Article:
# How to build a matrix from a set of vectors and other matrices using ArrayFlatten

I want to build a 6 by 3 matrix, from the following: one vector is 3 by 1, then a matrix, which is 3 by 2. These will go to the top 3 rows. Now the bottom 3 rows, I'll have 3 vectors each is 3 by 1. Like this: It is easy to do this, when all the objects are the same. Say we have 6 vectors, each is 3 by 1. Like this: But because I have a 3 by 2 matrix in there, ArrayFlatten is not happy for some reason.

I'll show the case with the 6 vectors first.

v1 = {1, 2, 3}; v2 = {4, 5, 6}; v3 = {7, 8, 9}; v4 = {10, 11, 12};
v5 = {13, 14, 15};  v6 = {16, 17, 18};
m = ArrayFlatten[{
{Transpose@{v1}, Transpose@{v2}, Transpose@{v3}},
{Transpose@{v4}, Transpose@{v5}, Transpose@{v6}}
}
];
MatrixForm[m] Now, in place of v2 and v3 above, I want to put a matrix, of same size as both, which is 3 by 2. Hence:

v1 = {1, 2, 3}; vNew = {{4, 5}, {6, 7}, {8, 9}};
v4 = {10, 11, 12}; v5 = {13, 14, 15};  v6 = {16, 17, 18};


Where vNew now takes place of v2 and v3. But when I write

m = ArrayFlatten[{
{Transpose@{v1}, vNew},
{Transpose@{v4}, Transpose@{v5}, Transpose@{v6}}
}
];


It does not work. I tried

m = ArrayFlatten[{
{Join[Transpose@{v1}, vNew, 2]},
{Transpose@{v4}, Transpose@{v5}, Transpose@{v6}}
}
];


And few others things. It only works when I have each element of same shape. So this works

m = ArrayFlatten[{
{Transpose@{v1}, Transpose@{vNew[[All, 1]]}, Transpose@{vNew[[All, 2]]}},
{Transpose@{v4}, Transpose@{v5}, Transpose@{v6}}}]; What should the correct syntax be?

PS: In MATLAB, this is easy:

v1=[1,2,3]'; vNew=[4,5;6,7;8,9];v3=[10,11,12]'; v4=[13,14,15]';v5=[16,17,18]';
m=[v1 vNew;v3 v4 v5]

m =
1     4     5
2     6     7
3     8     9
10    13    16
11    14    17
12    15    18


I am using version 10.0.2.0

• closely related – Kuba Mar 3 '15 at 8:51
• @Nasser, thank you for this question. I always have to deal with this issue. In many cases, I have v1 = {a, b, c}; v2 = {{1, 2}, {3, 4}, {5, 6}}; v3 = {{10, 20, 30}, {40, 50, 60}, {70, 80, 90}}; V4v5v6 = {{1, 2, 3, 4, 5, 6}, {10, 20, 30, 40, 50, 60}}; I want to make V = {{a, 1, 2, 10, 20, 30}, {b, 3, 4, 40, 50, 60}, {c, 5, 6, 70, 80, 90}, {1, 2, 3, 4, 5, 6}, {10, 20, 30, 40, 50, 60}}; I don't know why Mma is not user friendly in this case. If somebody could suggest more general function for this kind of job, I would also be very grateful. Thank you. – ramesh Mar 3 '15 at 15:04
• @ramesh { {v1, v2, v3}, {V4v5v6} } // myArrayFlatten – Kuba Mar 3 '15 at 22:02
• @Kuba, thank you. – ramesh Mar 4 '15 at 3:00

## TL;DR;

myArrayFlatten = Flatten /@ Flatten[#, {{1, 3}}] &


{x,y,z} or {{x},{y},{z}} is considered column vector.

Usage example:

v1 = {1, 2, 3}; vNew = {{4, 5}, {6, 7}, {8, 9}};
v4 = {10, 11, 12}; v5 = {13, 14, 15}; v6 = List /@ {16, 17, 18};

{
{v1, vNew, v1},
{v4, v5, v6, v1},
{vNew, vNew}
} // myArrayFlatten // MatrixForm ## Flatten approach:

The fact that it is not working is due to:

In ArrayFlatten[{{m11, m12, ...},{m21, m22, ...},...}] all the matrices m_ij in the same row must have the same first dimension, and matrices m_ij in the same column must have the same second dimension.

and

ArrayFlatten[a] is normally equivalent to Flatten[a,{{1,3},{2,4}}]

is not our "normal(ly)" case! Beacuse it works when stated expicitly:

blocks = {{v1, vNew}, {v4, v5, v6}} // Replace[#, x_?VectorQ :> Transpose@List@x, {2}] &;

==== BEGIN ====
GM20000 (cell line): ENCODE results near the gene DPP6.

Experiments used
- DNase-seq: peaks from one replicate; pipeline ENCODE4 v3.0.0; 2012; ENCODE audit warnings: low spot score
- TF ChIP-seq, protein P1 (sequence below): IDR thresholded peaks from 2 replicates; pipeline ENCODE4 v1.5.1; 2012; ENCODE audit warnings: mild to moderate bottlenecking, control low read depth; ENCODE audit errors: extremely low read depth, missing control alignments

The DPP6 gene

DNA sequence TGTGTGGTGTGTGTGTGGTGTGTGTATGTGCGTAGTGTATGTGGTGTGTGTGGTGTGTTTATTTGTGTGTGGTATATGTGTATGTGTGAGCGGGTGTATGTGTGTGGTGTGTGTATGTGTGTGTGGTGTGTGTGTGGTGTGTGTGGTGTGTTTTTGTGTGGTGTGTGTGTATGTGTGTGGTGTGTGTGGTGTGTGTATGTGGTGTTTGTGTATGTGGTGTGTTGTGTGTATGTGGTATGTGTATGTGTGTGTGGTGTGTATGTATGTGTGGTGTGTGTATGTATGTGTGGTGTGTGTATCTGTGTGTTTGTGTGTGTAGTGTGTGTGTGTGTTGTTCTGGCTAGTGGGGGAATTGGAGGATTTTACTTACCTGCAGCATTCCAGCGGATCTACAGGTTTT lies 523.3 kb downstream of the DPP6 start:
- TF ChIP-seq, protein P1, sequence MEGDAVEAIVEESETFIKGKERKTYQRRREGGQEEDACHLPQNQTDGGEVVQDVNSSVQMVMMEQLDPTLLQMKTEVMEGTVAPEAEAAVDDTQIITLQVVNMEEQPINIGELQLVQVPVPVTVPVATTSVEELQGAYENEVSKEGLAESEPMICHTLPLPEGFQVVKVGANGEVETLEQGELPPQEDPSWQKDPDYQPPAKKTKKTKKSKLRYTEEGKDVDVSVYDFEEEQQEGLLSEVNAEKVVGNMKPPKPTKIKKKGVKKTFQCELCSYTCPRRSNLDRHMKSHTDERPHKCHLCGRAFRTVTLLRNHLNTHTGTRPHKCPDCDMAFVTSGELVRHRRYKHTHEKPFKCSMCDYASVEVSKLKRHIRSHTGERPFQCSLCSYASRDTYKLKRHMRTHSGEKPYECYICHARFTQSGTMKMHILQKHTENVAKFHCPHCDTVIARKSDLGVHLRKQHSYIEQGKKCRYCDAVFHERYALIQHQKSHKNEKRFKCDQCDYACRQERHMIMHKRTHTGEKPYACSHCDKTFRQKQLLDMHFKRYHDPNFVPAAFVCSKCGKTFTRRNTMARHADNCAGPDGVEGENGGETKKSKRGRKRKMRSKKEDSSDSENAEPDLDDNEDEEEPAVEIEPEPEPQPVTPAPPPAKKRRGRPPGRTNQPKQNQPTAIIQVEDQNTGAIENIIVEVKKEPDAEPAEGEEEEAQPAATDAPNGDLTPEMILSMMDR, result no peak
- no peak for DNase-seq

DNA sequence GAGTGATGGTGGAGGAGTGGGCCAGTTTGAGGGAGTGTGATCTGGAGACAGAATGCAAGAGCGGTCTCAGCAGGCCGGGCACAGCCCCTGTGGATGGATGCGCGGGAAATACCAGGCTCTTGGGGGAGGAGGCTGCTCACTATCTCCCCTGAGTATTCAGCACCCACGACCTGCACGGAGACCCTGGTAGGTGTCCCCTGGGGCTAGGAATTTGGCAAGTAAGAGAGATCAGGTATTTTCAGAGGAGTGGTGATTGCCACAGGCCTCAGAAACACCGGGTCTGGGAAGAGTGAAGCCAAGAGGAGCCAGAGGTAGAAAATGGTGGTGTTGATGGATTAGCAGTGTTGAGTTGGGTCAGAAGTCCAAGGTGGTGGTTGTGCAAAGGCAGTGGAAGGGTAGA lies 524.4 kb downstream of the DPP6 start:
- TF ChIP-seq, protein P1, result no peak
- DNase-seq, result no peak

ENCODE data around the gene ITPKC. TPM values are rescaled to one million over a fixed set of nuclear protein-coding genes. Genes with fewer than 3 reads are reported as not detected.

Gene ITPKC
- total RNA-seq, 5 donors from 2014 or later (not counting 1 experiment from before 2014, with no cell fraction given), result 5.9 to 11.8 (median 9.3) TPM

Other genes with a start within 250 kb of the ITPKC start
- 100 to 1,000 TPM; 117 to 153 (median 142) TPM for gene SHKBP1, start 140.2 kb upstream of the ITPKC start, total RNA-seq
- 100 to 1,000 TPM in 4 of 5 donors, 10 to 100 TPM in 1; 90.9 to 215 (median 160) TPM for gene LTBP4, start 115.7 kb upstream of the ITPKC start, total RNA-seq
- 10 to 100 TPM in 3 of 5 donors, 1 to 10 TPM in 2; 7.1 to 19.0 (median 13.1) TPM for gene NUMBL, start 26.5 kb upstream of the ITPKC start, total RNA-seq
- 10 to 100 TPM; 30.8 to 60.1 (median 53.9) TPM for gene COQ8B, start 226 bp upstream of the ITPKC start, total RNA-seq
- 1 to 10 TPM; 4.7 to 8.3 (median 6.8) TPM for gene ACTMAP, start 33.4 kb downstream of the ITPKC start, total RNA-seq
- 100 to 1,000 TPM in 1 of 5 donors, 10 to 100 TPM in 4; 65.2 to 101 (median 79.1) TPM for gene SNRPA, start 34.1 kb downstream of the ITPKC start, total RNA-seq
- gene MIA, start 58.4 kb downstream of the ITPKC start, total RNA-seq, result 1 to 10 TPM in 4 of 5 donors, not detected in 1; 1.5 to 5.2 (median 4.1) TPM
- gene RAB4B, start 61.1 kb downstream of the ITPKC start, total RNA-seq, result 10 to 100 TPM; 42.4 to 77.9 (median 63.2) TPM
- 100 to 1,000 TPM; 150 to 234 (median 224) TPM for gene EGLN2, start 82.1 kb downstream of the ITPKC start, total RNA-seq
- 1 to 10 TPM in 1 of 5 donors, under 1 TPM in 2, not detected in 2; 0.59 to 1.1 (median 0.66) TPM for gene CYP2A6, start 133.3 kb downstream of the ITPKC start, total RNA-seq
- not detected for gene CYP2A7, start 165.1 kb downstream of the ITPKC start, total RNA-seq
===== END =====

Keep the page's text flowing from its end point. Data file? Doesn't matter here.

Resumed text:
blocks // Flatten[#, {{1, 3}, {2, 4}}] &
blocks // ArrayFlatten

{{1,4,5},{2,6,7},{3,8,9},{10,13,16},{11,14,17},{12,15,18}}

ArrayFlatten[{{{{1},{2},{3}},{{4,5},{6,7},{8,9}}},{{{10},{11},{12}},{{13},{14},
{15}},{{16},{17},{18}}}}]


Not always though, will fail for example for: {{v1, vNew}, {vNew, v6}}. So let's just do the first flip and then Map with Flatten, so at the end you can use:

myArrayFlatten = Flatten /@ Flatten[#, {{1, 3}}] &


it automatically takes {x,y,z} to be column vector.

I don't understand everything well enough that I can post here quick explanation but a good start to learn more is in Flatten command: matrix as second argument

### old anser, working but ugly

I really don't know why it is not that simple :/.

I hope I've not missed anything, this function will help you if dimensions are ok. So don't expect anything like build block matrix.

toMatrix = Composition[

Join @@ # &,
Join[##, 2] & @@@ # &,
Replace[#, x_?VectorQ :> Transpose@List@x, {2}] &

]


Replace part is only in case someone provides {x,y,z} lists and want them to be column vectors.

toMatrix@{
{vNew, vNew, v1},
{v1, v4, v1, vNew}
} // MatrixForm • nice function. I have no idea what it does (I lose track of things after the second @@ :) , but it seems to work so far. Something like this should really be build-in to make it easy to build matrices. I think this is one area where M is not easy to use. – Nasser Mar 3 '15 at 9:02
• @Nasser Agreed, thanks for question. Motivated me to dig more and I understood something. – Kuba Mar 3 '15 at 9:28
• @Kuba, your function is so useful. It should be renamed "makematrixfromvectors", hehe:) – ramesh Mar 4 '15 at 2:59

First a simpler way to get your first example:

(m = ArrayFlatten[Transpose /@ {{v1, v2, v3}, {v4, v5, v6}}, 1]) // MatrixForm An alternative way to do @bill's undoing trick:

(m2 = ArrayFlatten[Transpose /@ {{v1, ## & @@ Transpose[vNew]}, {v4, v5, v6}}, 1]) // MatrixForm Using ArrayReshape as an alternative to ArrayFlatten:

ArrayReshape[Transpose /@ {{v1, vNew}, {v4, v5, v6}}, {6, 3}] // MatrixForm How about just breaking up the matrix and then reconstructing the same way. Here are your source vectors

v1 = {1, 2, 3}; vNew = {{4, 5}, {6, 7}, {8, 9}};
v4 = {10, 11, 12}; v5 = {13, 14, 15}; v6 = {16, 17, 18};


So now define and reconstruct:

{v2, v3} = Transpose[vNew];
ArrayFlatten[{Transpose@{v1, v2, v3}, Transpose@{v4, v5, v6}}, 1] // MatrixForm


If you want to do it all in one command:

ArrayFlatten[{Transpose@Partition[Flatten[{v1, Transpose@vNew}], 3], Transpose@{v4, v5, v6}}, 1]